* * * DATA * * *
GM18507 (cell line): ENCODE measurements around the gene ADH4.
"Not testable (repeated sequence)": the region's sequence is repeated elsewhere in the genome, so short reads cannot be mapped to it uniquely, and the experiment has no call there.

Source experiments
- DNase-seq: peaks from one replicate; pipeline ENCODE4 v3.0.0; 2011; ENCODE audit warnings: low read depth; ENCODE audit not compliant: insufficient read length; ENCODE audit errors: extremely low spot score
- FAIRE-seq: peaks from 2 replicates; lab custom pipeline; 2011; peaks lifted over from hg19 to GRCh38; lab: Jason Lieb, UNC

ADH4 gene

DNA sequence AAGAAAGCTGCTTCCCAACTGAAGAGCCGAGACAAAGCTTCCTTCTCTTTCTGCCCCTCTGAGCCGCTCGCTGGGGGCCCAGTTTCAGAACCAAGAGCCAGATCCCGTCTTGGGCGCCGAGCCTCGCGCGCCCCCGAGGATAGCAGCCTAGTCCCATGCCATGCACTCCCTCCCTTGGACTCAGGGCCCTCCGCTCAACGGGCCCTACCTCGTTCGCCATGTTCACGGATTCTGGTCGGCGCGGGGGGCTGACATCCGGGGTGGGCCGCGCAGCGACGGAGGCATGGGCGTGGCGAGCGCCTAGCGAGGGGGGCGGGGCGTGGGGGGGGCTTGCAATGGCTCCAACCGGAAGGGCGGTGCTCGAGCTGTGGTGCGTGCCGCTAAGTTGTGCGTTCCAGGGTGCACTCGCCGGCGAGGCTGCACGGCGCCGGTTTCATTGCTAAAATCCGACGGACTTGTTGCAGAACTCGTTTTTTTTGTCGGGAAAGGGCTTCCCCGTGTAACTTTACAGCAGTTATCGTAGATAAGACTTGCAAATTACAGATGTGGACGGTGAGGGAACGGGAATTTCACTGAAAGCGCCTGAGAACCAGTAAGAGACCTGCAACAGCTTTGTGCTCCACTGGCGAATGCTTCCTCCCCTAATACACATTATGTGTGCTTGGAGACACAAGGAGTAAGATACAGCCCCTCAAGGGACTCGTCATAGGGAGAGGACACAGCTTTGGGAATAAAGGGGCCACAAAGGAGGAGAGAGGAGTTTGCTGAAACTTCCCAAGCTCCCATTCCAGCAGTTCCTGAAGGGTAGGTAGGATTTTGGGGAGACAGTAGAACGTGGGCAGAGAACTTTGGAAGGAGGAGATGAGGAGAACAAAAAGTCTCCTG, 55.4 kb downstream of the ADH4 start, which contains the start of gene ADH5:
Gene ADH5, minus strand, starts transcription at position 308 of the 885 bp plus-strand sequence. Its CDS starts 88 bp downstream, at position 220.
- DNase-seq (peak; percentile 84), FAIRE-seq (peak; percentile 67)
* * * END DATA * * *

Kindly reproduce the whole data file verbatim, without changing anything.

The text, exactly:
GM18507 (cell line): ENCODE measurements around the gene ADH4.
"Not testable (repeated sequence)": the region's sequence is repeated elsewhere in the genome, so short reads cannot be mapped to it uniquely, and the experiment has no call there.

Source experiments
- DNase-seq: peaks from one replicate; pipeline ENCODE4 v3.0.0; 2011; ENCODE audit warnings: low read depth; ENCODE audit not compliant: insufficient read length; ENCODE audit errors: extremely low spot score
- FAIRE-seq: peaks from 2 replicates; lab custom pipeline; 2011; peaks lifted over from hg19 to GRCh38; lab: Jason Lieb, UNC

ADH4 gene

DNA sequence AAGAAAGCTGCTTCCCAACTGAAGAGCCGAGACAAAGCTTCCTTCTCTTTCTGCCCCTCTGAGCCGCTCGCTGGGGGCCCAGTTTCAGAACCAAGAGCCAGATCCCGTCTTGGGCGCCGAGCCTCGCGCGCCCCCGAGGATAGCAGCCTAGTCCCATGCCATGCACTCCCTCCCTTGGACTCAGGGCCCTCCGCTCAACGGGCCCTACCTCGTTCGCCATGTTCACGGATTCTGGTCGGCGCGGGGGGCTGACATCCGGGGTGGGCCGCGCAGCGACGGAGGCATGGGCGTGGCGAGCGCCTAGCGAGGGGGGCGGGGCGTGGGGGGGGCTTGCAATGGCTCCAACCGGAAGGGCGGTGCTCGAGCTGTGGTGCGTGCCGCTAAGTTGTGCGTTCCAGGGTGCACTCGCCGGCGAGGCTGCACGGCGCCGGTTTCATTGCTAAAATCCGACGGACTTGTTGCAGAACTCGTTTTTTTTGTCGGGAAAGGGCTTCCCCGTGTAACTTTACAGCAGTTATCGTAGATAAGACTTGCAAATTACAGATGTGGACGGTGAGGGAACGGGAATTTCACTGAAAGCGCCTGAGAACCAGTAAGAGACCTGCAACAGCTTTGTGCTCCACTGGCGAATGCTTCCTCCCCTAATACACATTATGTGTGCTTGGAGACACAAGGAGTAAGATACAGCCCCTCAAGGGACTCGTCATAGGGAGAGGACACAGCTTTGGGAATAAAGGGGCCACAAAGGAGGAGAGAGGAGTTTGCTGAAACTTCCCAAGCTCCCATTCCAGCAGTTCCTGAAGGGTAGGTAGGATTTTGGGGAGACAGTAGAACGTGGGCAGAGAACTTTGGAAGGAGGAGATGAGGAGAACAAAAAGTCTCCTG, 55.4 kb downstream of the ADH4 start, which contains the start of gene ADH5:
Gene ADH5, minus strand, starts transcription at position 308 of the 885 bp plus-strand sequence. Its CDS starts 88 bp downstream, at position 220.
- DNase-seq (peak; percentile 84), FAIRE-seq (peak; percentile 67)